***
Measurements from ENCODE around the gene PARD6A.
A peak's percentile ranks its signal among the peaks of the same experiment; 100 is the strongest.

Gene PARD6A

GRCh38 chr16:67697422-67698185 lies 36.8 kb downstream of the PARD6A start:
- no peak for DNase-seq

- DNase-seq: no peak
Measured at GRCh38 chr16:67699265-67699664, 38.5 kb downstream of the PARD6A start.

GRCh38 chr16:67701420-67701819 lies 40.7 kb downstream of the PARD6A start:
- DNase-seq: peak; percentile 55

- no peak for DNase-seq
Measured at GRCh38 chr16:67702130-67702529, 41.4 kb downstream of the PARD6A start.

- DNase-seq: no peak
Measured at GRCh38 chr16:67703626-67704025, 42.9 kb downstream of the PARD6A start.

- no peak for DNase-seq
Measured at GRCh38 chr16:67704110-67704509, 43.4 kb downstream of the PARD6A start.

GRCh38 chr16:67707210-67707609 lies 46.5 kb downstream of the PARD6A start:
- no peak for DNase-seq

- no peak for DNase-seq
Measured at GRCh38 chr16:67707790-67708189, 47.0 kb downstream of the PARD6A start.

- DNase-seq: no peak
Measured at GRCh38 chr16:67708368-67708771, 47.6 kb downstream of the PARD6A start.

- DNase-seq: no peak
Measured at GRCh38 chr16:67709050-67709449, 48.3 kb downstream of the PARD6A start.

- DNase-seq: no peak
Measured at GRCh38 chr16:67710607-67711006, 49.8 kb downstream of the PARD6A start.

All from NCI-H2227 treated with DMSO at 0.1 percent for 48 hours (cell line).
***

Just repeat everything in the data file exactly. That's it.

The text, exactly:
Measurements from ENCODE around the gene PARD6A.
A peak's percentile ranks its signal among the peaks of the same experiment; 100 is the strongest.

Gene PARD6A

GRCh38 chr16:67697422-67698185 lies 36.8 kb downstream of the PARD6A start:
- no peak for DNase-seq

- DNase-seq: no peak
Measured at GRCh38 chr16:67699265-67699664, 38.5 kb downstream of the PARD6A start.

GRCh38 chr16:67701420-67701819 lies 40.7 kb downstream of the PARD6A start:
- DNase-seq: peak; percentile 55

- no peak for DNase-seq
Measured at GRCh38 chr16:67702130-67702529, 41.4 kb downstream of the PARD6A start.

- DNase-seq: no peak
Measured at GRCh38 chr16:67703626-67704025, 42.9 kb downstream of the PARD6A start.

- no peak for DNase-seq
Measured at GRCh38 chr16:67704110-67704509, 43.4 kb downstream of the PARD6A start.

GRCh38 chr16:67707210-67707609 lies 46.5 kb downstream of the PARD6A start:
- no peak for DNase-seq

- no peak for DNase-seq
Measured at GRCh38 chr16:67707790-67708189, 47.0 kb downstream of the PARD6A start.

- DNase-seq: no peak
Measured at GRCh38 chr16:67708368-67708771, 47.6 kb downstream of the PARD6A start.

- DNase-seq: no peak
Measured at GRCh38 chr16:67709050-67709449, 48.3 kb downstream of the PARD6A start.

- DNase-seq: no peak
Measured at GRCh38 chr16:67710607-67711006, 49.8 kb downstream of the PARD6A start.

All from NCI-H2227 treated with DMSO at 0.1 percent for 48 hours (cell line).